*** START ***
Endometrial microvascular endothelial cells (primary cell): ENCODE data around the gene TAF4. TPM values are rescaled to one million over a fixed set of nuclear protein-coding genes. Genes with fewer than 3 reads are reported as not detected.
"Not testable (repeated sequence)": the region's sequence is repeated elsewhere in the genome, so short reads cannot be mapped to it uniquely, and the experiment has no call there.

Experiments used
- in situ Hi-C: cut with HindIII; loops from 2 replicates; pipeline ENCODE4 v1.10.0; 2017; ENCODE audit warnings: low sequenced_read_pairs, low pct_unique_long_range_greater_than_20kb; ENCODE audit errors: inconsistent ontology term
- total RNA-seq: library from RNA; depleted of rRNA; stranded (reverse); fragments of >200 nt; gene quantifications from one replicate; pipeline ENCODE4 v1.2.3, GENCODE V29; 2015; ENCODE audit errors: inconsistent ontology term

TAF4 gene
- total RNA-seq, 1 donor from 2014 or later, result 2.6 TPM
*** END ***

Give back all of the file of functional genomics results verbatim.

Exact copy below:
Endometrial microvascular endothelial cells (primary cell): ENCODE data around the gene TAF4. TPM values are rescaled to one million over a fixed set of nuclear protein-coding genes. Genes with fewer than 3 reads are reported as not detected.
"Not testable (repeated sequence)": the region's sequence is repeated elsewhere in the genome, so short reads cannot be mapped to it uniquely, and the experiment has no call there.

Experiments used
- in situ Hi-C: cut with HindIII; loops from 2 replicates; pipeline ENCODE4 v1.10.0; 2017; ENCODE audit warnings: low sequenced_read_pairs, low pct_unique_long_range_greater_than_20kb; ENCODE audit errors: inconsistent ontology term
- total RNA-seq: library from RNA; depleted of rRNA; stranded (reverse); fragments of >200 nt; gene quantifications from one replicate; pipeline ENCODE4 v1.2.3, GENCODE V29; 2015; ENCODE audit errors: inconsistent ontology term

TAF4 gene
- total RNA-seq, 1 donor from 2014 or later, result 2.6 TPM